In a previous post Inspired by Walt to get Creative, I mentioned the book Ink and Paint, the Women of Walt Disney’s Animation, as inspiration for a novel I am writing. I highly recommend the book to anyone whose interested in learning the back story of what it took to get Animated films through production. Flowers and Trees utilized about 400 different color shades.

Getting back to Pinocchio, the shades ballooned to about 1,500 shades to complete, what might be the finest hand drawn animated film ever made. That number doesn’t include special effects like water above and below, bubbles, the Blue Fairy glow and other important film elements.

Live action films have the advantage of actual colors to shoot. For hand drawn animation, the Disney Paint department had to deal with issues like colors shifting after drying or being under the not camera lights, as well as a need for wide ranges of shades depending on the action in the context of the film. The Disney Paint people ended up designing their own colors and paints to meet the increasing demands of the films. Disney hired chemists and built an entire department to create, manage and distribute paint as needed.

I chose Pinocchio as the focus of this post because I think it might be the apex of what Disney artists, including animation, background, and painting created in those early years of feature films. Keep in mind, this one only feature film #2 for the Studio and it’s an artistic masterpiece. The backgrounds are of quality found in museums around the world. The use of color not only fills the screen, but adds to the film’s mood through the use of shadows and details that might not register fully when screening the film.  But upon closer inspection the completed work reveals subtle and complex intricacies.

I believe that there are some films that are better because they are in black and white. If, for example, you watch a noir film that has been colorized, the loss of shadows and the heightened color seems to mute the overall tension common in films like The Third Man, The Big Sleep or Double Indemnity. There’s no doubt that color afforded so many possibilities to the world of Disney animation. After the richness of Pinocchio, Disney artists explored many different styles. Fantasia was a mix of realistic

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Rite of Spring

Modern

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Tocata and Fugue in D Minor

traditional animation humor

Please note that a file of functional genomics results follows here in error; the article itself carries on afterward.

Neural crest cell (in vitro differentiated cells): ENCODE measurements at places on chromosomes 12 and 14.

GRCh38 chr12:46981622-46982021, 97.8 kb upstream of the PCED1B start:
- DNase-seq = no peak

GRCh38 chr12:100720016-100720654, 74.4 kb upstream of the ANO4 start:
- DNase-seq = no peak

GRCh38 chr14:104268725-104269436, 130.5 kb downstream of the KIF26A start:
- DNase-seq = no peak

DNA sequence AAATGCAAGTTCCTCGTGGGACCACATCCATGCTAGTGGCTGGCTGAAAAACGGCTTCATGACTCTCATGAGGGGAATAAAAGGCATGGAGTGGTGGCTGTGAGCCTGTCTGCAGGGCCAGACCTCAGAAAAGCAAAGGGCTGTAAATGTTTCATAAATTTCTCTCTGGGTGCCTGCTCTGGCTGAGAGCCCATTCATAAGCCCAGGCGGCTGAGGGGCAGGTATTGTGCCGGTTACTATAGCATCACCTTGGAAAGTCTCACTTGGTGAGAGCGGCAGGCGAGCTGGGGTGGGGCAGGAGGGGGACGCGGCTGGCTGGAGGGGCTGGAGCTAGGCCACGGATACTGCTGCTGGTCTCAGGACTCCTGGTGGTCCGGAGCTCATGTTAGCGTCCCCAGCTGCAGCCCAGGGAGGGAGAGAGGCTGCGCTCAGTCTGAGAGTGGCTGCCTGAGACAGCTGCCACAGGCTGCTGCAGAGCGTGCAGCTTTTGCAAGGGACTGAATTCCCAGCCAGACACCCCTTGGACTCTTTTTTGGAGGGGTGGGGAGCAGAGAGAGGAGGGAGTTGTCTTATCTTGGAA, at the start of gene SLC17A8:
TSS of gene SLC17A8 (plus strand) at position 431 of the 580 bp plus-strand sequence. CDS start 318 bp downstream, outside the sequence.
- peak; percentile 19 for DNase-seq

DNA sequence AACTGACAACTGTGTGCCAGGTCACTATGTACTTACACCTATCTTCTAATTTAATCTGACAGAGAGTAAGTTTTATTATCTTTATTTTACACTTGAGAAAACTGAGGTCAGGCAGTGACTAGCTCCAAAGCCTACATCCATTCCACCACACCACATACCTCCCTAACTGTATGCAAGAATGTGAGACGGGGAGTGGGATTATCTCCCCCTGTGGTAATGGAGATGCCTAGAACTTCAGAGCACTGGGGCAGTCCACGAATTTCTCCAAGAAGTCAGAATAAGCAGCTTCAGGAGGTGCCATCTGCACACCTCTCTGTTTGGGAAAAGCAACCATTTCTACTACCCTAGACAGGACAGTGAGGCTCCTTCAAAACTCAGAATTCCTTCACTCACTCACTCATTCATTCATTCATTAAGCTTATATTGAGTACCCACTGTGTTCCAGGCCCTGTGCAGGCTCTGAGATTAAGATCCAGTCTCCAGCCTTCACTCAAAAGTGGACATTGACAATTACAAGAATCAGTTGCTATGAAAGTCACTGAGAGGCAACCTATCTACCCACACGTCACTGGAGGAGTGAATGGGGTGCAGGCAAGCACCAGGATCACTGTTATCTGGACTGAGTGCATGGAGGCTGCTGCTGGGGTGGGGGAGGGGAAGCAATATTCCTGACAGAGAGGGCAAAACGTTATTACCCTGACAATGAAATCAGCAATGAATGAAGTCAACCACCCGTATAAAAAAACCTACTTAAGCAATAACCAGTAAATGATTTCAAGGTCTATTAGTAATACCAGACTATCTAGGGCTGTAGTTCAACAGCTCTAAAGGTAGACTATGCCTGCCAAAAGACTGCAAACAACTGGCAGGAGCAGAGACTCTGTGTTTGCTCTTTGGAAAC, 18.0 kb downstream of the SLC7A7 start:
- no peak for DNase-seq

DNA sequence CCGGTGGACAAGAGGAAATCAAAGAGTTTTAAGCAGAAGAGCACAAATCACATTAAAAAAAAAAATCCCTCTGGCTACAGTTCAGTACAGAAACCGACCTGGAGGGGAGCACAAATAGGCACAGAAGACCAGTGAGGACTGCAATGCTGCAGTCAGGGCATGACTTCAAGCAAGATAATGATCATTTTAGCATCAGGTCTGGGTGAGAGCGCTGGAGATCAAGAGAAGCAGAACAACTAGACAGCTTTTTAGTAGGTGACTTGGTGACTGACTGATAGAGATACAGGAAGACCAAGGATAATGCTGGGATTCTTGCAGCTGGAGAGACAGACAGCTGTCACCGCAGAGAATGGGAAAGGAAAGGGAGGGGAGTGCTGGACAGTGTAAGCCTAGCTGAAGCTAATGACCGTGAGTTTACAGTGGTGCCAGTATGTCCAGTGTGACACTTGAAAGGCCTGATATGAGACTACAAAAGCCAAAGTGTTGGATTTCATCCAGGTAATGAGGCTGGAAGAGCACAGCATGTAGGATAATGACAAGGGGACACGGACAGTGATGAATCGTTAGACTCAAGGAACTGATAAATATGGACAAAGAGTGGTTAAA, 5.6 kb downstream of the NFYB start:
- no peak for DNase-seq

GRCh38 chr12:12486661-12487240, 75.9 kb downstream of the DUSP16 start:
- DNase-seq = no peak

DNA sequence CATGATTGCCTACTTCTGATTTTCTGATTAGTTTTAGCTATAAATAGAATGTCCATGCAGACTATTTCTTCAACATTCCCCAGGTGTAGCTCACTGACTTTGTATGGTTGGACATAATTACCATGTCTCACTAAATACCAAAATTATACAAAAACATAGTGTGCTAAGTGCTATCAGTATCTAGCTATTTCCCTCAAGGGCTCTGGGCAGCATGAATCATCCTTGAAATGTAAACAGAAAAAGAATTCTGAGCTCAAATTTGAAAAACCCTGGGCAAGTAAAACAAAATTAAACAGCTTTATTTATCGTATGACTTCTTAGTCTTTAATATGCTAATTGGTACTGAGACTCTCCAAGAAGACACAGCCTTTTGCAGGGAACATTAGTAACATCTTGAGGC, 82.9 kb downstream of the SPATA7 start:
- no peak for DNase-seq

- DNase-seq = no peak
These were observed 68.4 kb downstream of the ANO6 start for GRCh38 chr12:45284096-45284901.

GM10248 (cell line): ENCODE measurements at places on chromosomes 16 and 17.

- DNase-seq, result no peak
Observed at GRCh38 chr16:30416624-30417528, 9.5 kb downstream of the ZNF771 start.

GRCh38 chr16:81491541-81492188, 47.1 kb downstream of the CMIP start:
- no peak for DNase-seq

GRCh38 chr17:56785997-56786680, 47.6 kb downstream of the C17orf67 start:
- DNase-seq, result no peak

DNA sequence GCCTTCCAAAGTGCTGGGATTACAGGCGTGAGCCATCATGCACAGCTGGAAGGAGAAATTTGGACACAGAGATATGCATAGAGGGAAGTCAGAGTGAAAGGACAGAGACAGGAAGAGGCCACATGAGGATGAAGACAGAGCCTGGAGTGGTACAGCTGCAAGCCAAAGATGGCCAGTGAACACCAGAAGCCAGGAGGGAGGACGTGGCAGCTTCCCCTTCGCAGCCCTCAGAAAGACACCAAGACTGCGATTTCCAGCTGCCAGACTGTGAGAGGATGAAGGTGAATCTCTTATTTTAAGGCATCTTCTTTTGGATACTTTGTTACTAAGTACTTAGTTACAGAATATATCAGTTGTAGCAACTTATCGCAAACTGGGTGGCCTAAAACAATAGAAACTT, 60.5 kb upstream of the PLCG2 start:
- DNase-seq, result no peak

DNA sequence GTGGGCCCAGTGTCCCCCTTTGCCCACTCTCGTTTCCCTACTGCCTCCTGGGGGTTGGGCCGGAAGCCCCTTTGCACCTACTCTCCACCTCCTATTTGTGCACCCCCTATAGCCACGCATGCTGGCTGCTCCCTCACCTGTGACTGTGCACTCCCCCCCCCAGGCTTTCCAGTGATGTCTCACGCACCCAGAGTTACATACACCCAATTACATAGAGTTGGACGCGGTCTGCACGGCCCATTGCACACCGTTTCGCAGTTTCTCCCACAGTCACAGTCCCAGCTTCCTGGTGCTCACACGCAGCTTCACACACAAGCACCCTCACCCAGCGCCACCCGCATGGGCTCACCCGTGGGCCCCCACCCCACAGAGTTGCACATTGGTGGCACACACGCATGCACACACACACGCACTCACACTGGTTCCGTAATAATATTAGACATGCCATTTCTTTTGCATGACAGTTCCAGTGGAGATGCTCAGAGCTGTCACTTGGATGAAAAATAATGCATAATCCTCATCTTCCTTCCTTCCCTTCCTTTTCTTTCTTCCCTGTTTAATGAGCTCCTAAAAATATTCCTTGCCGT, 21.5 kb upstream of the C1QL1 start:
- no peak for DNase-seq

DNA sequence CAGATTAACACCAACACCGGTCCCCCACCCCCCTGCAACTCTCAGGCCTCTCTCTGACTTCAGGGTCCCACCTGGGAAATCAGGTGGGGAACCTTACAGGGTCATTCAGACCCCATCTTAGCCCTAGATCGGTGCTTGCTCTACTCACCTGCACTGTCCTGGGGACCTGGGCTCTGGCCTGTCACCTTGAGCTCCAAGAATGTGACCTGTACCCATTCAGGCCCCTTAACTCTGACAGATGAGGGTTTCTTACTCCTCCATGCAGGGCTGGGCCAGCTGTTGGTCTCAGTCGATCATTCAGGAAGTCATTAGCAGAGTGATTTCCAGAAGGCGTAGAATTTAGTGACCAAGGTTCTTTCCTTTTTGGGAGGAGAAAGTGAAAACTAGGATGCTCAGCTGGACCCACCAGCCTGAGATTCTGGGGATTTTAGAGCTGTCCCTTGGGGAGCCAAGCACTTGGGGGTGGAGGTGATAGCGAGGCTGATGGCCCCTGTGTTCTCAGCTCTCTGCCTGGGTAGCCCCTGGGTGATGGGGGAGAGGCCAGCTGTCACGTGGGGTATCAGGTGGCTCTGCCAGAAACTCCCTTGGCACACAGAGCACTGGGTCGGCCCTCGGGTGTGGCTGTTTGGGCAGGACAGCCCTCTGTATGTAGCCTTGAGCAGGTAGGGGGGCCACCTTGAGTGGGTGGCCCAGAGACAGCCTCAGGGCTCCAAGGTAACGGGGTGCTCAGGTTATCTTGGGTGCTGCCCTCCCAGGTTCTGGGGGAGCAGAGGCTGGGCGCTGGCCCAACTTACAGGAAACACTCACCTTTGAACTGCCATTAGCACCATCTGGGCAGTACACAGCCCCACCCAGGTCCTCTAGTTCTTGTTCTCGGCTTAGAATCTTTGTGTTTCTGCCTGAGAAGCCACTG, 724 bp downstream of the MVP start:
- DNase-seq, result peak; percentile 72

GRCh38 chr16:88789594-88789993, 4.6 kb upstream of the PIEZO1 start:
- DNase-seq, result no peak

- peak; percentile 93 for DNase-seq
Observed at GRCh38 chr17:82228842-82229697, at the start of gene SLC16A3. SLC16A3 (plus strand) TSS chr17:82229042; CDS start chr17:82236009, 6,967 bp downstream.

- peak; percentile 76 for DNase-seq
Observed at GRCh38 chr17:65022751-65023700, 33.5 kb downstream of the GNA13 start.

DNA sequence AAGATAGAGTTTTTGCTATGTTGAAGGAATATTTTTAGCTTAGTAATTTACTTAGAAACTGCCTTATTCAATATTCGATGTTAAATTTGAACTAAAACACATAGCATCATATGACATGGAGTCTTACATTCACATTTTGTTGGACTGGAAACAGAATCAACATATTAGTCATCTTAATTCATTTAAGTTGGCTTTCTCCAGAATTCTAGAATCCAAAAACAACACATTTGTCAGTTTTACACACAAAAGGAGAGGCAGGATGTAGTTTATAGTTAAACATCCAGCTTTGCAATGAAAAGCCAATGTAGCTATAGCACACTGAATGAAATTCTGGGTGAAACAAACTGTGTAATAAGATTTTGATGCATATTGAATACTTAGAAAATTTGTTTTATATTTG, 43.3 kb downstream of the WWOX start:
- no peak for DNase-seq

Dance of the Hours

Dance of the Hours

and Classical

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Pastoral Symphony

Bambii takes us into the realistic world of landscapes and animals.

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And, Sleeping Beauty, perhaps one of the most visually experimental and stunning films, can be seen as an end, not only of the golden age of hand drawn animation, but of the use of artistic drawing and painting styles in Disney Animated films.

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Jiminy_Cricket_standing_up_to_LampwickOverall, it’s hard to imagine any of the films, starting with Snow White, any other way, but in glorious color. I don’t think there’s any doubt that, even if Walt had gone ahead with Snow White in black and white, it might have been considered a good, maybe ground breaking film. But it would not have had the impact that the color added. It almost certainly would not have encouraged Walt to continue to explore and expand on the use of color in Pinocchio, both in character design (27 different colors were used to bring Jiminy Cricket to life) and detailed backgrounds.

Walt Disney never described himself as an artist. He didn’t draw as well as others, he couldn’t paint and he had no training in the use of color. He did, however, recognize how much color would bring to the films he was making. As with other great leaders, he surrounded himself with people who could do those things. The list of great animators, artists on all of the films during Walt’s lifetime, both conceptual and actual production is lengthy. Walt not only took advantage of their skills by constantly challenging them to do more, but he encouraged their continued growth by providing training. We’ll never understand how, but somehow, Walt could see the finished product in his mind’s eye. By any means at his disposal, like taking a leap of faith on Technicolor, he found a way to realize those dreams and ideas.